Dude, Where's My Planet?

Whatever happened to Earth Day, people? Remember the '90s, when we were all worked up about developing solar energy and finding a solution to the solid waste crisis? We know, we know, the hippie look isn't trendy, and being an environmentalist is passé. Do y'all even recycle anymore?

So-called "liberal" ideas -- like preventing the planet from becoming a boiling cesspool of toxic waste -- make sense, so why, why, why do "liberal" public figures seem utterly predestined to commit political suicide? It all started when weenie Al Gore positioned himself as the figurehead of the environmental movement. No one wanted to follow that nerd! The emergence of jam bands, the wearing of Birkenstocks, and the prominence of hemp necklaces didn't help things any. Then Ben & Jerry sold their company to The Man, and it was enough to make progressives want to stick their heads in the ashy remains of Chernobyl or cut their wrists with glass from unrecycled bottles so they could go hug the Great Tree in the Sky. It's no wonder that Bush, ahem, "won" the election in 2000. Despite his raging inability to string together coherent sentences, he aligned himself with sexy, shiny things -- like cowboy spurs and bombs. This year, Dubya is likely to steamroll his way back to the White House again, what with John Kerry reciting "The Love Song of Alfred J. Prufrock" to reporters and all.

Well, enough negativity! This thing called nature that's rumored to exist outside of our gated communities and strip malls? It's not just about destructive hurricanes and sea lice. It's about pretty things, like sawgrass and manatees! C'mon, you care about them. Surely, you do! Now go out and celebrate Earth Day with the few people 'round here who still let their green freak flags fly. On Thursday -- Earth Day proper -- stop by Fort Lauderdale City Hall (100 N. Andrews Ave.) to make recycled art and play a giant musical instrument made of throwaway scraps. That evening, catch Earthman Lanny Smith and the Planet Earth Project, who play the Clematis by Night festival (Clematis Street and Flagler Drive, West Palm Beach) at 6 p.m. Their performances are like "a jazz-world music theatrical journey... celebrating our Earth and the power of people to make a difference." On Saturday, April 24, "meet the animals and learn why it is so important to conserve the land and waters we share with them" at the Museum of Discovery and Science (401 SW Second St., Fort Lauderdale). After all, "Earth is the water planet." The event lasts from 10 a.m. to 5 p.m.; call 954-467-6637. Or go to Okeeheelee Park (7715 Forest Hill Blvd., West Palm Beach) for an Earth Day celebration featuring a bird walk, a deer walk, and a butterfly walk. Call 561-966-6600. You don't have to wear a batik sarong or dab on patchouli to participate in any of these activities -- we promise! But if you do opt to stay home, watch Armageddon and guzzle beers, will you at least drink microbrews and put the empties in the recycling bin? Please?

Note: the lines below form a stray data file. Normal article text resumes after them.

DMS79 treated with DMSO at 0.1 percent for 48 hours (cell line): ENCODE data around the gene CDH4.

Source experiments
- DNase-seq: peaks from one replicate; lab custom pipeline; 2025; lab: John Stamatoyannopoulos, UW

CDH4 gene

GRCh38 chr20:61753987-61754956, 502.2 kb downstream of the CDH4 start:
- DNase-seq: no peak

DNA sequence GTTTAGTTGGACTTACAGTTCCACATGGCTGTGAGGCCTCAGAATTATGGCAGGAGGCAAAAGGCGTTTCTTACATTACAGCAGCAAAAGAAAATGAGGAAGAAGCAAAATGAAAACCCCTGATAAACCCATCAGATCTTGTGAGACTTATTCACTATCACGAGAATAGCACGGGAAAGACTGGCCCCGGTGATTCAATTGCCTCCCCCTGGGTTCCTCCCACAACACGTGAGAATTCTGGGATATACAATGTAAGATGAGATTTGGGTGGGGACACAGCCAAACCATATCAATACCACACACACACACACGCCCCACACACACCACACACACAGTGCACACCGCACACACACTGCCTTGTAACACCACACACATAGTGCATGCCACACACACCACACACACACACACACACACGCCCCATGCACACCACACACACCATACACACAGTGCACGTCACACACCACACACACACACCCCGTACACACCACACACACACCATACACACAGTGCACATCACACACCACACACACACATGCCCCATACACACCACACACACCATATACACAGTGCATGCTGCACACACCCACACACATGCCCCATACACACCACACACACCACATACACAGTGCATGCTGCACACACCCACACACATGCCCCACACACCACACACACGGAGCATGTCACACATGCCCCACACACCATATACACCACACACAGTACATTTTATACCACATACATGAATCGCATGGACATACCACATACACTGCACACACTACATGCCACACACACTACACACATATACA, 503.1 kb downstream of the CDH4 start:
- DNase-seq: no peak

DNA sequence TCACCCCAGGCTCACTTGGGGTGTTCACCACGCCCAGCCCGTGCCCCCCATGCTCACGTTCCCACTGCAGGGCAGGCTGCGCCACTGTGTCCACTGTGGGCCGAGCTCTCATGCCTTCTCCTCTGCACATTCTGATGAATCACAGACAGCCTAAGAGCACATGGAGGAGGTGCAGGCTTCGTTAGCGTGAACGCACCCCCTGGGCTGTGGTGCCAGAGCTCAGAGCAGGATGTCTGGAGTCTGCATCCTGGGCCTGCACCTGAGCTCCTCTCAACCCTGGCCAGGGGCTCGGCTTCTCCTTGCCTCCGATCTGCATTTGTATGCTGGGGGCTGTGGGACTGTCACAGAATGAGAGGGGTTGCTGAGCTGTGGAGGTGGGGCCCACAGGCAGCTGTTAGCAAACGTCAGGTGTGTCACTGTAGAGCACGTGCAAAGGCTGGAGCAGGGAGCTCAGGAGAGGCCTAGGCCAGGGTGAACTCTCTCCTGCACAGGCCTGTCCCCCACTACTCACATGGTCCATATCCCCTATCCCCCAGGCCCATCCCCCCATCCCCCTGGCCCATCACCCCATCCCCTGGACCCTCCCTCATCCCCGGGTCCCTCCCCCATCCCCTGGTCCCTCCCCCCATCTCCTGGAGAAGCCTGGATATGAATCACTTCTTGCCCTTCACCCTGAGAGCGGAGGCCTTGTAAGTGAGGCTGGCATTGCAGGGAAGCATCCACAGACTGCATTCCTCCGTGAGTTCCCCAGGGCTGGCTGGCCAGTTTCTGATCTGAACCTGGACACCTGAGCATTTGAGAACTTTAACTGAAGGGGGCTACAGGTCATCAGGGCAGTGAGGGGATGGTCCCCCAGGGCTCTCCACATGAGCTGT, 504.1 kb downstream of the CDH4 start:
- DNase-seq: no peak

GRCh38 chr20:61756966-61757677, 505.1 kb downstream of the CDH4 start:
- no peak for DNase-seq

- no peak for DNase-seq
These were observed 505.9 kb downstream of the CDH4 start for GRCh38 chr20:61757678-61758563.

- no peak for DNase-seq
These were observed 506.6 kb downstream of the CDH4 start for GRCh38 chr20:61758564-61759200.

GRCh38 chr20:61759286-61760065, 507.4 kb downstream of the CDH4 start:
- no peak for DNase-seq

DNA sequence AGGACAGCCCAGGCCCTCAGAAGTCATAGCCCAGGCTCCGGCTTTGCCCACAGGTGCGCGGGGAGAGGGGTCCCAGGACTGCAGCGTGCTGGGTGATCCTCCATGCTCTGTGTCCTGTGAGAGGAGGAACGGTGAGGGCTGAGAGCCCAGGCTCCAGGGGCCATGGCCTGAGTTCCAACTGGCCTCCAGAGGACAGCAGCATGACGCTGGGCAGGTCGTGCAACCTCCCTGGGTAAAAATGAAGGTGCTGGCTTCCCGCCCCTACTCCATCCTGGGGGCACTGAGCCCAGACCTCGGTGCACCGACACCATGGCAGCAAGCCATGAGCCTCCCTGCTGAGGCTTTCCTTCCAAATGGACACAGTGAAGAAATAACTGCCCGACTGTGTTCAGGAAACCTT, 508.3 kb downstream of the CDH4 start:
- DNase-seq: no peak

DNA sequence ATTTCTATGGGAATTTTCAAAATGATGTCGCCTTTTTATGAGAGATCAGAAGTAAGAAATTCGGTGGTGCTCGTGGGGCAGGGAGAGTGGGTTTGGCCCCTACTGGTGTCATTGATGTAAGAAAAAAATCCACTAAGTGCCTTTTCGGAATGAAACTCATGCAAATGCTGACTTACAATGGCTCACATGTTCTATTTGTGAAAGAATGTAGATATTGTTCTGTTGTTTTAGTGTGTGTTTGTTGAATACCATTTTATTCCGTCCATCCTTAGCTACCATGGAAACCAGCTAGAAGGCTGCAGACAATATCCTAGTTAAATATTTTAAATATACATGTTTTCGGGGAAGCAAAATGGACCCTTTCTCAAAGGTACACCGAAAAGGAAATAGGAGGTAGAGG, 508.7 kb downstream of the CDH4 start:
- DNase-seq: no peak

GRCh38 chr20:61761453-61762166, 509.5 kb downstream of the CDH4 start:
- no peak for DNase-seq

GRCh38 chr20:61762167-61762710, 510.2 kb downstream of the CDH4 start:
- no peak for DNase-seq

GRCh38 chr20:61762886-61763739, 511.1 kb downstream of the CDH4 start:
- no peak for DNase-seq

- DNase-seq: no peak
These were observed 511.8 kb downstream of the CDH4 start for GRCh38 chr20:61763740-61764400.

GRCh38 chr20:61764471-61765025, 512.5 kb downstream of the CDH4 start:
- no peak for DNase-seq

KEEP NEW TIMES BROWARD-PALM BEACH FREE... Since we started New Times Broward-Palm Beach, it has been defined as the free, independent voice of South Florida, and we'd like to keep it that way. With local media under siege, it's more important than ever for us to rally support behind funding our local journalism. You can help by participating in our "I Support" program, allowing us to keep offering readers access to our incisive coverage of local news, food and culture with no paywalls.
Deirdra Funcheon